Researchers have published two papers describing how they identified a potential new pathway for treating a sporadic form of amyotrophic lateral sclerosis (ALS). The studies were published as part of a cooperative research agreement between the National Institute of Neurological Disorders and Stroke (NINDS), part of the National Institutes of Health, and the Switzerland-based biotechnology company GeNeuro Inc.
One unusual side effect of hundreds of thousands of years of evolution is that the human genome now contains DNA sequences from ancient retroviruses—referred to as human endogenous retroviruses (HERVs). Though most remain dormant, reactivation of HERVs have been implicated in several neurodegenerative diseases, including ALS.
The first of these papers shows that a specific HERV produces a protein that can be found in the cerebrospinal fluid (CSF) of people with ALS. This protein, called HERV-K ENV, is toxic when added to neurons grown in laboratory dishes. In addition, a special kind of mouse genetically designed to create HERV-K ENV develops symptoms very similar to ALS. Adding the CSF from people with ALS to lab-grown neurons resulted in damage to the cells. When a synthetic antibody designed specifically to recognize HERV-K ENV was added as well to those neurons, the toxic effects were reduced. These findings together suggest that the improper activation of the HERV-K ENV gene could be the cause of the symptoms seen in certain cases of sporadic ALS.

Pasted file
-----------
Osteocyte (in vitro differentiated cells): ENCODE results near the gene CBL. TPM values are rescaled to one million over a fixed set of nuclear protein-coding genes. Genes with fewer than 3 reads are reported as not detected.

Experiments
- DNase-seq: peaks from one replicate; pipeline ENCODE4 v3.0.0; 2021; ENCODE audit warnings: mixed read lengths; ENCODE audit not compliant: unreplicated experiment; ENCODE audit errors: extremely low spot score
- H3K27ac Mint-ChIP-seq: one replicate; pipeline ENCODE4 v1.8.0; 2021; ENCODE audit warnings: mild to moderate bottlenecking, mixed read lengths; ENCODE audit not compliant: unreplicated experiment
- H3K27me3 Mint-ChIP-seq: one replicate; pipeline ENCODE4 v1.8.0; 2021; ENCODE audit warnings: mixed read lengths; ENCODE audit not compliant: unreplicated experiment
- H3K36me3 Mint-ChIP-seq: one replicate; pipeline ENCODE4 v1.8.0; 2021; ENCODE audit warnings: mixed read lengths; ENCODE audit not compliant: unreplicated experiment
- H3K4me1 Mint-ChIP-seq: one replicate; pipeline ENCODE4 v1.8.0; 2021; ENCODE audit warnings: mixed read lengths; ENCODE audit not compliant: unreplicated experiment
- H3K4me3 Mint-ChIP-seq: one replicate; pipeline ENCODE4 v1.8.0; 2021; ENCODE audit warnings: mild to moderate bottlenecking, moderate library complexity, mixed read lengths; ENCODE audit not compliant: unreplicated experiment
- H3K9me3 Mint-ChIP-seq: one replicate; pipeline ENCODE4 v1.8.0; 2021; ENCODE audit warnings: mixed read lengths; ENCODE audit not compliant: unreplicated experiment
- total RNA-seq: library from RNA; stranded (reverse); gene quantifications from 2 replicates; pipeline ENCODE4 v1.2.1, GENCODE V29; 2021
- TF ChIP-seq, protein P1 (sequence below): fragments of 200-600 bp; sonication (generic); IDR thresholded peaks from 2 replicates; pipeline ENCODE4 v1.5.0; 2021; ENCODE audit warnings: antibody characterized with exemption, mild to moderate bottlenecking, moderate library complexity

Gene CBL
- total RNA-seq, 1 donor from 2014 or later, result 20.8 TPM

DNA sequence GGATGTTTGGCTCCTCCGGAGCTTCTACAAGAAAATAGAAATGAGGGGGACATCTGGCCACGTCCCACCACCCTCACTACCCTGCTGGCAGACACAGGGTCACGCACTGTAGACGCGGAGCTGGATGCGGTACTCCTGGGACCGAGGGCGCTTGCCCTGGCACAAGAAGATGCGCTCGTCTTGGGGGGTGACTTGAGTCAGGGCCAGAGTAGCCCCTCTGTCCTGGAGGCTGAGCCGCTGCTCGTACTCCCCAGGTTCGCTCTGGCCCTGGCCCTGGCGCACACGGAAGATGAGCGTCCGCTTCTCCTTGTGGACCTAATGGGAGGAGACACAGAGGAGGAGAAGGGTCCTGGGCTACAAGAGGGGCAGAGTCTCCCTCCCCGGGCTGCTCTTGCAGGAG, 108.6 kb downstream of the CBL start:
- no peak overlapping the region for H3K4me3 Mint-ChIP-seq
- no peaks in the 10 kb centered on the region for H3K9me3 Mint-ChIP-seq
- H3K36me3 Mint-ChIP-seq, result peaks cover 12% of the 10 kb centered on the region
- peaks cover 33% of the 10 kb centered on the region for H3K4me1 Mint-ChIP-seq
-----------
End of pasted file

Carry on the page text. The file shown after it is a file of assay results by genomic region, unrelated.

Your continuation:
The discovery that a synthetic antibody to HERV-K ENV could be protective led the researchers to look at whether the immune system of people with ALS produced any antibodies, as well. In the second paper, the authors show that indeed higher levels of antibodies against HERV-K ENV were seen in the blood of a group of people with ALS as compared to healthy donors. The pattern of antibodies against this viral protein was also more complex in persons with ALS. In addition, there was also a correlation between higher antibody levels against HERV-K ENV and longer overall survival.
Together, these findings add evidence to the hypothesis that a reactivation of the HERV-K virus plays a role in the development of ALS, and that an antibody response against it is protective. These data also suggest the possibility that treatment with a synthetic antibody raised against HERV-K-ENV might have beneficial effects in those persons with ALS who also have evidence of HERV-K reactivation.